About corneal transplant
If your corneal dystrophy has progressed to a stage that a corneal graft is being considered, several changes to your cornea will have taken place. Firstly, the dystrophy will have damaged or distorted your cornea to a point where the vision can no longer be improved sufficiently with spectacles or contact lenses and, secondly, medical treatment may no longer be able to relieve any pain caused by the dystrophy.
However, the graft operation will only go ahead once you have discussed your condition fully with your eye specialist and you have come to an agreement that this is the best way forward.
What happens during a corneal transplant
A corneal transplant is the way of removing your damaged cornea and replacing it with a healthy cornea from the eye of a suitable donor. The donor will be a person who has (or whose family has) given consent for their corneas to be used for medical purposes after their death. The donor cornea is thoroughly checked and prepared to ensure there is no possibility of it being infected.
The operation can be carried out either under local or general anaesthetic. This will generally be a matter of discussion between you and your eye specialist. The operation involves the removal of a circular piece of the affected cornea and replacing it with a piece of the donor cornea of exactly the same size and shape.
This new section of cornea is then sewn into place with very fine stitches. The stitches may be noticeable as they make a distinctive star-like pattern around the outer edge of the cornea. The operation can take in the region of one hour, although some may be more complicated and take longer.
Your eye is never removed and replaced during an operation.
At the moment a number of new surgical procedures are being tested and developed which may mean a quicker recovery from a corneal transplant.
Current surgery provides excellent results in most cases, but developments in the future may mean even better results and recovery times for people with corneal dystrophies.
After the operation
You may have to stay in hospital for a day or two, but some people are able to go home on the day of the operation. The operated eye may be covered with an eye pad and a plastic eye shield, which would be removed the day after the operation. If you feel any discomfort or pain, do ask for pain relief.
When the pad is removed you may find that your vision will be blurred. This is quite normal. Your eye may also be a bit watery and sensitive to light. You will be given eye drops to use, some of which you may require for months and years. The drops help to reduce the likelihood that your body will reject the transplant. It can take more than a year for the transplant to heal completely.
A few months after the operation, it may be necessary to have either spectacles or contact lenses to obtain the best possible vision from the transplant. However, your vision may fluctuate as the transplant heals.
Risk of rejection
While great care is taken to ensure the donor eye is a suitable match, sometimes the immune cells of the body reject the new tissue. This usually happens within the first year after the operation, but can also happen years later. While roughly three quarters of all grafts survive 5 years, each condition has a different possibility of rejection. Therefore, this is something that should be discussed with your eye specialist before going ahead with the operation.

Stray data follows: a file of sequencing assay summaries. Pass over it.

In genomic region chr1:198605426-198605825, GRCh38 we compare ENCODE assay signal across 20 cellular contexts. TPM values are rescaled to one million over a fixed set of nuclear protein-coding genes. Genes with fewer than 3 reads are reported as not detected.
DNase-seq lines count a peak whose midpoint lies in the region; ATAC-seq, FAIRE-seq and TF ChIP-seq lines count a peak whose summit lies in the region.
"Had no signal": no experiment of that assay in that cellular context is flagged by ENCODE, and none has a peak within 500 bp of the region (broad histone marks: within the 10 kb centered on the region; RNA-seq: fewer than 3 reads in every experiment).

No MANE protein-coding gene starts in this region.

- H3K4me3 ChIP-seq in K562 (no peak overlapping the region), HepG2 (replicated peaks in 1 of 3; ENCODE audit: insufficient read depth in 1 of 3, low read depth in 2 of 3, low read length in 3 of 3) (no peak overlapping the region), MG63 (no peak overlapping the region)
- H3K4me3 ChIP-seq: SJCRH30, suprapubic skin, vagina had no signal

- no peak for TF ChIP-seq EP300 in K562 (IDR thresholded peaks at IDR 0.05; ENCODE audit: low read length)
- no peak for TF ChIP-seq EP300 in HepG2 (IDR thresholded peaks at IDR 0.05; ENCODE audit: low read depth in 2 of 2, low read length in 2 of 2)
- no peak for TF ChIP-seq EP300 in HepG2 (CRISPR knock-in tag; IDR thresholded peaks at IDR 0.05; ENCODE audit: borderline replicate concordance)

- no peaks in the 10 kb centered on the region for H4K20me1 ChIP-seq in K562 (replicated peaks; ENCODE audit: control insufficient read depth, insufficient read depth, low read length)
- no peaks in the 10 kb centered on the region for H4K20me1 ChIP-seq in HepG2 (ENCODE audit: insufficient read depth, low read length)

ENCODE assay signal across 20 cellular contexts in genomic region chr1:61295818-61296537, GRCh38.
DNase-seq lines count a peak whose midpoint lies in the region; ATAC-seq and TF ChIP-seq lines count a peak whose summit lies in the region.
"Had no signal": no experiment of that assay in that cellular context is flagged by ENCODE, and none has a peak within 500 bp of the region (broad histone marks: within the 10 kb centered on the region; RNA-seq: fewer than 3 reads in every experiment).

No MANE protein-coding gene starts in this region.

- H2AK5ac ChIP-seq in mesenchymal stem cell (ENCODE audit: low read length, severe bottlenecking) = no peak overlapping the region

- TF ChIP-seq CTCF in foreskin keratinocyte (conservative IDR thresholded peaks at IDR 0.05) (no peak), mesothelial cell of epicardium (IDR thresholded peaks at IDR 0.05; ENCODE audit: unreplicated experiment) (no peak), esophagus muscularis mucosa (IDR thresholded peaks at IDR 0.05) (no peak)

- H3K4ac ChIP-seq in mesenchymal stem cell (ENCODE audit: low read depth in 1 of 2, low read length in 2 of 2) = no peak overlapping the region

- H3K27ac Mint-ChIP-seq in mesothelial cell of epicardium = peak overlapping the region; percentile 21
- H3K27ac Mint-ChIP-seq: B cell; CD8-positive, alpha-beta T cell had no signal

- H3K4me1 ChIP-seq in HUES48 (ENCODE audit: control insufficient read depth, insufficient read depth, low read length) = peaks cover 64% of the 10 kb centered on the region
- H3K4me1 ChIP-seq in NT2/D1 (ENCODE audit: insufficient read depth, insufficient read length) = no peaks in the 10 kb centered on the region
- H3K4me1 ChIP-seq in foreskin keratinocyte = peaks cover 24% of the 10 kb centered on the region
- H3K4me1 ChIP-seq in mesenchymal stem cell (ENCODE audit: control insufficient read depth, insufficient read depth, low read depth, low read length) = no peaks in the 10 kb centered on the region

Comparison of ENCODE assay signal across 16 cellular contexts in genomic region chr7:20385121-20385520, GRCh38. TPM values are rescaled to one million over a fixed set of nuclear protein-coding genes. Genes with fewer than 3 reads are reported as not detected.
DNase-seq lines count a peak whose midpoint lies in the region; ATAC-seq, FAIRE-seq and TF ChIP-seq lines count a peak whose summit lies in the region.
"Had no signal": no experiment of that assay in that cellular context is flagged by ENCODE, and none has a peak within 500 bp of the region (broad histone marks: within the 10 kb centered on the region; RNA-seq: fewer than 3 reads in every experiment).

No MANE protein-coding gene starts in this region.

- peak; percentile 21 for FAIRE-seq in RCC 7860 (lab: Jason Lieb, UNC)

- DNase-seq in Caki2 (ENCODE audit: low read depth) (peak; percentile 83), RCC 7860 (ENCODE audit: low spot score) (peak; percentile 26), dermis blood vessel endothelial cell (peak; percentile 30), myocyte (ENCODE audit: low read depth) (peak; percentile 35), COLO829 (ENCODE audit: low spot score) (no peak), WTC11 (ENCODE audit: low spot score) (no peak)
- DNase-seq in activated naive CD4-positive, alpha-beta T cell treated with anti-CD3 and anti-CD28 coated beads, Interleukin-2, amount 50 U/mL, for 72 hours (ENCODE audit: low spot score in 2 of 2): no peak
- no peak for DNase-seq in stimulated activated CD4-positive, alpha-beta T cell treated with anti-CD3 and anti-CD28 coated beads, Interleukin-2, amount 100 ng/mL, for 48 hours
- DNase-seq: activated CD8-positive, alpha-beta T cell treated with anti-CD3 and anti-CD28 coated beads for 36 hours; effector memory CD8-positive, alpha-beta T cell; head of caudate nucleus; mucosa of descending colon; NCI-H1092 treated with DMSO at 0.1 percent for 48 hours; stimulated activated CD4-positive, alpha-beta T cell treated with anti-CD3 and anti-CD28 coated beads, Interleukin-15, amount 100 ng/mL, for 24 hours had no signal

The signs that the transplant is being rejected include a combination of the following:
• red eye
• blurred vision
• sensitivity to light.
On the whole, corneal transplants for corneal dystrophies have a very low rate of rejection. If you ever feel that there is a problem with your transplant you must seek medical advice immediately at your nearest eye department. Graft rejection doesn't necessarily mean that the transplant will fail. With prompt treatment the outcome is usually good.
It is possible that, following your transplant, contact lenses may be used either to aid the healing of the transplant, or as an alternative to glasses because they allow better vision. However, the decision about whether contact lenses are suitable will be made following your operation.
It is possible that with some types of corneal dystrophy, especially the stromal dystrophies, the dystrophy will return at some point following the graft. Please discuss this possibility with your eye specialist before you have the operation.
Benefits of corneal transplants
The success rate of corneal transplants as a treatment for corneal dystrophies is very high. For a graft to be considered, the dystrophy will already have caused serious sight loss and a corneal transplant offers a good opportunity to return to having good vision.
Talk to someone
The RNIB Helpline is your direct line to the support, advice and products you need. We'll help you to find out what's available in your area and beyond, both from RNIB and other organisations.
Whether you want to know more about your eye condition, buy a product from our shop, join our library, find out about possible benefit entitlements, be put in touch with a trained counsellor, or make a general enquiry, we're only a call away.
Telephone: 0303 123 9999
We are ready to answer your call Monday to Friday 8.45am to 5.30pm. Outside these times leave us a message and we'll get back to you as soon as possible.
Unfortunately, RNIB can only answer email enquiries from the UK.
Our pages on information for everyday living offer ideas for people with sight problems on making life easier and ways of getting the most out of life.
Unfortunately there is not a general support group for people with corneal transplantation.
There is a support group for people with Keratoconus which can be contacted at:
Keratoconus Self Help and Support Group
PO Box 26251
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